Srinagar, Nov 20: The Kashmir Valley is in the grip of a deepening power crisis, casting its residents into darkness and inflicting substantial economic losses.
Principal Secretary Power Department, H Rajesh Prasad has responded to the urgency by issuing directives to Kashmir Power Distribution Corporation Limited (KPDCL) engineers directing them to ensure that curtailment schedules are followed in letter and spirit.
Emphasising the critical need for adherence to the power supply schedule, Prasad has sternly warned against any unscheduled power cuts, underlining the gravity of the situation, according to an official spokesperson.
The severity of the power crisis has been extensively covered by Greater Kashmir, shedding light on the hardships faced by the populace, economic repercussions, and the adverse impact on the health sector.
In the wake of this reportage, Principal Secretary H Rajesh Prasad convened a meeting with Managing Directors of Corporations, Chief Engineers, and senior officers to assess the power supply position in Kashmir where temperatures are steadily decreasing.
During the meeting, Prasad reiterated the need for engineers to follow the schedule diligently, emphasising zero tolerance for unscheduled power cuts.
He also cautioned against overdraw of power, highlighting its significance not only in adhering to the budget but also in upholding grid discipline to prevent disruptions in power supply.
However, KPDCL officials attributed the crisis to the reduced purchase of power from outside Gencos.
A senior KPDCL official said that a decrease from last year’s 1700 MW allocation to approximately 1300 MW during this period is the main reason for the power crisis in Kashmir.
He said that monthly power consumption has dropped by 30 to 40 million units.
The official emphasised that addressing pilferage alone would not suffice, calling for proper power allocation to meet the demand.
“Despite over 70 percent metering in Srinagar city, power cuts persist, with minimal pilferage in metered areas. Revenue realisation has increased by around 30 percent up to October 2023, but the power supply has deteriorated. Although AT&C losses of feeders have reduced with smart meters and LT cabling, not all feeders receive 24×7 power, as promised by KPDCL,” he said. “The power crisis is affecting PHE water supply schemes, particularly in rural areas, due to inadequate power supply. Despite progress in smart metering (70 to 80 percent completion in the Srinagar district), the power supply remains problematic. Billing and collection efficiency of KPDCl have improved substantially, yet power supply has deteriorated proportionally.”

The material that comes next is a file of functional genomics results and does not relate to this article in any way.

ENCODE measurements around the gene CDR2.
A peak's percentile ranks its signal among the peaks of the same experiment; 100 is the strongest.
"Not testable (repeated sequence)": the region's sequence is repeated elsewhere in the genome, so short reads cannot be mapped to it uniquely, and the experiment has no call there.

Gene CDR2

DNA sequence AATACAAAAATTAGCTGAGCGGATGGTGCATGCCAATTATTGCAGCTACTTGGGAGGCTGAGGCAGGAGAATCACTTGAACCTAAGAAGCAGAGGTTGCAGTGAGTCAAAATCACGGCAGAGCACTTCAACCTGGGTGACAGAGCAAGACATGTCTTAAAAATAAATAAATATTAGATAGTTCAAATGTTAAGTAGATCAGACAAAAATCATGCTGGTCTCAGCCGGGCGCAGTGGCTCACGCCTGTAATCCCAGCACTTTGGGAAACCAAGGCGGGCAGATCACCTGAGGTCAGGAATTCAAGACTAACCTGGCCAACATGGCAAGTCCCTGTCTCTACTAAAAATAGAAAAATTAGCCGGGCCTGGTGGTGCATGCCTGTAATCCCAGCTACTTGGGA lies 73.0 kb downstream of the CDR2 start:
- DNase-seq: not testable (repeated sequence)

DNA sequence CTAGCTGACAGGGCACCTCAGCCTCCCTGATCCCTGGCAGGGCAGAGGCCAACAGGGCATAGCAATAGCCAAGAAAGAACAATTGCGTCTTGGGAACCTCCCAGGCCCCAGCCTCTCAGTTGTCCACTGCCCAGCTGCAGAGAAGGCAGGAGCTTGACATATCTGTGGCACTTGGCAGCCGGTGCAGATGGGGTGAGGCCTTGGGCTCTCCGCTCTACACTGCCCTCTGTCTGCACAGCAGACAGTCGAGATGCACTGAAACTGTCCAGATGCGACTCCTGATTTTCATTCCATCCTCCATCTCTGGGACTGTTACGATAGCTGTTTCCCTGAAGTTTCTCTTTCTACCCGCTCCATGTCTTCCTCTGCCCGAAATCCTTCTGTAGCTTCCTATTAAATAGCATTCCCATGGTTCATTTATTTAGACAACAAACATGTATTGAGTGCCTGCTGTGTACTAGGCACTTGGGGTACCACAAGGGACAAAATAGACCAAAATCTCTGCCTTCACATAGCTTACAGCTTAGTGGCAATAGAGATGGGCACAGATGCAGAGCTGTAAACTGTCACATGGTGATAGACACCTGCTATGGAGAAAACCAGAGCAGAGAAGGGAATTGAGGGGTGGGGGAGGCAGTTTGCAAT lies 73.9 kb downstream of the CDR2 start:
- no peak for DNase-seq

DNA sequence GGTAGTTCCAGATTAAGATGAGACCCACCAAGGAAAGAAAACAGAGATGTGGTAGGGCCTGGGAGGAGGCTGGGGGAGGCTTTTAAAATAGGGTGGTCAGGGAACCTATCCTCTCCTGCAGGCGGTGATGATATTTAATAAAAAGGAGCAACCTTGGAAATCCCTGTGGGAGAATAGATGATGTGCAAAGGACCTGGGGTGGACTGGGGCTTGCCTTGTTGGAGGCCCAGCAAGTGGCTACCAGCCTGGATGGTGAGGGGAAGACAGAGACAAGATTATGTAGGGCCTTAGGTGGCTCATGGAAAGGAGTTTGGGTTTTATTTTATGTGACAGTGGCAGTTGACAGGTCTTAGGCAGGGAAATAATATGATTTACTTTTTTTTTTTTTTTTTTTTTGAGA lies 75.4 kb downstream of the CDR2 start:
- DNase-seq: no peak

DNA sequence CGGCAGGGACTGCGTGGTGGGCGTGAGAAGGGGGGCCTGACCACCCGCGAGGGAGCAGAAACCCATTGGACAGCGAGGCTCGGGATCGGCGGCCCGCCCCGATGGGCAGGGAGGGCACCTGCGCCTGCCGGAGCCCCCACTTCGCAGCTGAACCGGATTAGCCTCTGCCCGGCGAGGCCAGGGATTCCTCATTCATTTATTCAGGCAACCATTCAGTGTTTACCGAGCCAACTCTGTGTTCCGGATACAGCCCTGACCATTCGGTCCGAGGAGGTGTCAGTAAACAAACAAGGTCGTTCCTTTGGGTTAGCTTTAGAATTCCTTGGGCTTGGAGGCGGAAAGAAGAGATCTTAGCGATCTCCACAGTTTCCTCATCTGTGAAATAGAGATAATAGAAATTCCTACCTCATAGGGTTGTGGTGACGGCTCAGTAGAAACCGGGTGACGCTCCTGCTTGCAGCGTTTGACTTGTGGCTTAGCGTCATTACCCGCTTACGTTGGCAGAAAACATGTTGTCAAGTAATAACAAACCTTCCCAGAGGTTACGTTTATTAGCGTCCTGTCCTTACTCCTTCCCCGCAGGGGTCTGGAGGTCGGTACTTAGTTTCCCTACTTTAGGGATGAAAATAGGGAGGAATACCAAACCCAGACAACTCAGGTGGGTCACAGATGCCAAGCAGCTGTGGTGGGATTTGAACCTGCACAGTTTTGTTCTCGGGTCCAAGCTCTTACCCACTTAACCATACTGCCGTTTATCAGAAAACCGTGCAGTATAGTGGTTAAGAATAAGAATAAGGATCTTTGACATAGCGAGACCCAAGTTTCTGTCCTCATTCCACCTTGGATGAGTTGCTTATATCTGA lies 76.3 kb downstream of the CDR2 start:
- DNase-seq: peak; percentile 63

As winter approaches, there are growing concerns that without prompt attention to power demand and supply issues, the situation may worsen, intensifying the suffering of the people.
Despite a reduction in input energy, T&D losses, and AT&C losses, and an increase in billing efficiency, the power supply situation continues to deteriorate.
Meanwhile, the Principal Secretary highlighted the significant infrastructure improvements in recent years and the clearance of outstanding dues under various Government of India schemes.
However, he emphasised the need to minimise losses to ensure the viability of the sector. In line with this commitment, engineers were instructed to intensify efforts to eradicate power pilferage through stringent enforcement measures.
The Principal Secretary urged regular power supply in areas with consistent payments and prioritised measures like metering and AB cabling in high-loss areas.
Expressing deep concern, Prasad noted that despite dispatching more energy this year compared to the previous year, revenue realisation has not seen significant improvement.
He directed the officers to ensure timely billing, distribution of bills, prompt resolution of power outages, and the quick replacement of damaged distribution transformers to avoid inconvenience to the public.
The urgency of the situation underscores the need for swift and effective measures to address the power crisis in Kashmir.
In urban areas, metered locations were initially scheduled for 4.5 hours of load shedding, while non-metered areas were allocated 8 hours.
Similarly, in rural areas, metered locations were slated for a maximum of 6 hours of power cuts, and non-metered areas were to endure 8 hours.
However, due to reduced power allocation, there is no adherence to the schedule, with power cuts extending to 4 to 5 hours at a stretch.
Metered areas are experiencing over 8 hours of load shedding, and non-metered areas are facing up to 10 to 12 hours of power cuts.